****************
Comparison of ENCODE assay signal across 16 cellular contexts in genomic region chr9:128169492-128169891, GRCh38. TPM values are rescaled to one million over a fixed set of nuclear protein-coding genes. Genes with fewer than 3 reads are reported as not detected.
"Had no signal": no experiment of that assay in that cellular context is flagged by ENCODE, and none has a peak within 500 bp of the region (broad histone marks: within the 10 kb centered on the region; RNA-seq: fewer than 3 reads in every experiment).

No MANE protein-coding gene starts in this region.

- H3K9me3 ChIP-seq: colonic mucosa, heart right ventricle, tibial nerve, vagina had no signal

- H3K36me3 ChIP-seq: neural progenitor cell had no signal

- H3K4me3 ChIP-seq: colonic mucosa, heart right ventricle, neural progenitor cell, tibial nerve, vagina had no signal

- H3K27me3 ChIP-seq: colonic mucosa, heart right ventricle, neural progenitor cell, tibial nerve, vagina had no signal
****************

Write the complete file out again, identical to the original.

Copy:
Comparison of ENCODE assay signal across 16 cellular contexts in genomic region chr9:128169492-128169891, GRCh38. TPM values are rescaled to one million over a fixed set of nuclear protein-coding genes. Genes with fewer than 3 reads are reported as not detected.
"Had no signal": no experiment of that assay in that cellular context is flagged by ENCODE, and none has a peak within 500 bp of the region (broad histone marks: within the 10 kb centered on the region; RNA-seq: fewer than 3 reads in every experiment).

No MANE protein-coding gene starts in this region.

- H3K9me3 ChIP-seq: colonic mucosa, heart right ventricle, tibial nerve, vagina had no signal

- H3K36me3 ChIP-seq: neural progenitor cell had no signal

- H3K4me3 ChIP-seq: colonic mucosa, heart right ventricle, neural progenitor cell, tibial nerve, vagina had no signal

- H3K27me3 ChIP-seq: colonic mucosa, heart right ventricle, neural progenitor cell, tibial nerve, vagina had no signal